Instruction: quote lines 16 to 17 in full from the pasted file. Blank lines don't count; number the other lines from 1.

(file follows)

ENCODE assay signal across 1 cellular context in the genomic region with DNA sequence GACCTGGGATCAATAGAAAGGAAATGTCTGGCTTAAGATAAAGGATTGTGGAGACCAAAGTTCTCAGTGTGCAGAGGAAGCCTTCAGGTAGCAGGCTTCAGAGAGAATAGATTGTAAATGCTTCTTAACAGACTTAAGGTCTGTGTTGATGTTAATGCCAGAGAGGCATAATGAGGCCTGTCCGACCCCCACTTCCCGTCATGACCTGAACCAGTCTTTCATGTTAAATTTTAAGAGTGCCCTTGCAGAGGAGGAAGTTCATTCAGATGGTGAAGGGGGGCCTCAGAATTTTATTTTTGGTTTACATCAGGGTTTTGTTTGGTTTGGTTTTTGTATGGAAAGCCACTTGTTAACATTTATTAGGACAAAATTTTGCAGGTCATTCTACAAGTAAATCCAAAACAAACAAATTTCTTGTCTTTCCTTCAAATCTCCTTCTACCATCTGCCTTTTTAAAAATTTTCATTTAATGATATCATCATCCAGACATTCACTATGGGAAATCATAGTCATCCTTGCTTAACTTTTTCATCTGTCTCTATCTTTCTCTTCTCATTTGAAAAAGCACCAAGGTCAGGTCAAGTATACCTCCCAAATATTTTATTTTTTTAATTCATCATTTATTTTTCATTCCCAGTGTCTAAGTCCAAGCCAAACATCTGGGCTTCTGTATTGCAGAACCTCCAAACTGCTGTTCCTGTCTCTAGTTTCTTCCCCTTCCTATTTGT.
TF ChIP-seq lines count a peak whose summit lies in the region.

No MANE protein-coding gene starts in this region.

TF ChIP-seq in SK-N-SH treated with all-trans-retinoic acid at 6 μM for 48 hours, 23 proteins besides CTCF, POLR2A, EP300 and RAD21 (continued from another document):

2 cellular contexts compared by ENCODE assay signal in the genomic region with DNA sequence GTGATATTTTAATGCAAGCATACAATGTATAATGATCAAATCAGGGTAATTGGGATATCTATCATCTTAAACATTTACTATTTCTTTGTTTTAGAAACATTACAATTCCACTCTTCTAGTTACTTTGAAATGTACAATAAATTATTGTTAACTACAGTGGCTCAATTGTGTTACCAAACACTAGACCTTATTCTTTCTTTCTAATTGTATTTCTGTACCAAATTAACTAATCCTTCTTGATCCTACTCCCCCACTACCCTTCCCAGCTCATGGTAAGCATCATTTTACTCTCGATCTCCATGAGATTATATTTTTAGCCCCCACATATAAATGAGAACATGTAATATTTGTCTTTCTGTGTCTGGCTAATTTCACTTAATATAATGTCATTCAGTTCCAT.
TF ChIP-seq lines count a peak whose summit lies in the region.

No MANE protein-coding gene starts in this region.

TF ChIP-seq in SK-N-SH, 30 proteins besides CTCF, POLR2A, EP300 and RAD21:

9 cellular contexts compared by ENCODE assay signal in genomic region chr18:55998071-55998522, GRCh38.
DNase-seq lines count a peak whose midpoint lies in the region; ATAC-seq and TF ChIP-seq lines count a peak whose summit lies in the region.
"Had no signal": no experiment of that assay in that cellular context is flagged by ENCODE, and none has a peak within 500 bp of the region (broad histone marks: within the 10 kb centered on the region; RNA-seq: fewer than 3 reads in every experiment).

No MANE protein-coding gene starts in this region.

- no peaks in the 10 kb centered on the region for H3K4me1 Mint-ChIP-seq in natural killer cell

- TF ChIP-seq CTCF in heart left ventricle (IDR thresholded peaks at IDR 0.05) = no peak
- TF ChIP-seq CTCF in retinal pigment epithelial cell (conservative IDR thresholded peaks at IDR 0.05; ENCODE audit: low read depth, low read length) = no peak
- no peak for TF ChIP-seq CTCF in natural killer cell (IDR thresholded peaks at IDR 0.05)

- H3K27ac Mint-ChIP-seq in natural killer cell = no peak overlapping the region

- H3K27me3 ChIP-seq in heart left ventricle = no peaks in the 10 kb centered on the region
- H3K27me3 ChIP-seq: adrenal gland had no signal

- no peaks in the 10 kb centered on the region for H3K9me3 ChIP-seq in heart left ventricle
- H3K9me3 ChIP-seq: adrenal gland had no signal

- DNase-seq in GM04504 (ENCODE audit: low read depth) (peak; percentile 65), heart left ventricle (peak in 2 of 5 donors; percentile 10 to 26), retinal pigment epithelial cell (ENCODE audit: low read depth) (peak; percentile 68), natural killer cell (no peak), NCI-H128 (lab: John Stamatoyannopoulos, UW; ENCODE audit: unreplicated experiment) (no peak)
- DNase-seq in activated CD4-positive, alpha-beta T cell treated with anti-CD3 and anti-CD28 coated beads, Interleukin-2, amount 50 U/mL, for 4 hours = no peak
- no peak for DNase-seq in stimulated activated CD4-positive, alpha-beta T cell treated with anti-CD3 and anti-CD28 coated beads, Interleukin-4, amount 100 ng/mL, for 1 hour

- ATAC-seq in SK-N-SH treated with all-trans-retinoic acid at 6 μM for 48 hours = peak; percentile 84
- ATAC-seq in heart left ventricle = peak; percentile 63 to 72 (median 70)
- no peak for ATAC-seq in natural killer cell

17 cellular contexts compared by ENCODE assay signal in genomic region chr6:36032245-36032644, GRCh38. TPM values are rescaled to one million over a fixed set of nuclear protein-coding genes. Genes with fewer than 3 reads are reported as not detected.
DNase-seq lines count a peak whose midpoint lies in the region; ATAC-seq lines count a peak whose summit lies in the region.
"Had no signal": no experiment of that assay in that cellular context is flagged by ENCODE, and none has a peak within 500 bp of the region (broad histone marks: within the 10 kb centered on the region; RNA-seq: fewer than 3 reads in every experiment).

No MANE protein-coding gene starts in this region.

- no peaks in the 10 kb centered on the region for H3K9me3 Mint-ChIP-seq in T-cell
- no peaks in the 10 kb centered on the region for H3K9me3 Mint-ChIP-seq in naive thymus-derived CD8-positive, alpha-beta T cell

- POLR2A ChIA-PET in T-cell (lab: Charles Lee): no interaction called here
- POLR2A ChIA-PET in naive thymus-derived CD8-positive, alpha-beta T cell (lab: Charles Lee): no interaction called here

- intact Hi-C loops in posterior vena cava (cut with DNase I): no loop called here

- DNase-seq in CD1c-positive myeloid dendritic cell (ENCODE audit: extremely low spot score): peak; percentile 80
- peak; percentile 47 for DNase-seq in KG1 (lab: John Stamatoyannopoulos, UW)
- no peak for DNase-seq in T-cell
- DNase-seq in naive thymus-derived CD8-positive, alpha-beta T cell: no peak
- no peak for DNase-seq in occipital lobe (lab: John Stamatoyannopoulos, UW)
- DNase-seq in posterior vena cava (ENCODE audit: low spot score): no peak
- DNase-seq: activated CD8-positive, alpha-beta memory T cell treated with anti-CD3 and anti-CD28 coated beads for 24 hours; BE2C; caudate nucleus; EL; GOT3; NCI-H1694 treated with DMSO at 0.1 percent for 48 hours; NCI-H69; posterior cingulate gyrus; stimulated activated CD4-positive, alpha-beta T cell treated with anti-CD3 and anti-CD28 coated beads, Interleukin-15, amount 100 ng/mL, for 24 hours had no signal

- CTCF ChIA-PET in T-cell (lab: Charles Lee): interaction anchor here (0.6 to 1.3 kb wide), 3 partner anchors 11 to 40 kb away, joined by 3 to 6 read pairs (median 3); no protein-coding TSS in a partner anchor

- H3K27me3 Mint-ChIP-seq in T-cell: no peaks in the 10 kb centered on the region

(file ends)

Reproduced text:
- no peak for TF ChIP-seq CTCF in natural killer cell (IDR thresholded peaks at IDR 0.05)

- H3K27ac Mint-ChIP-seq in natural killer cell = no peak overlapping the region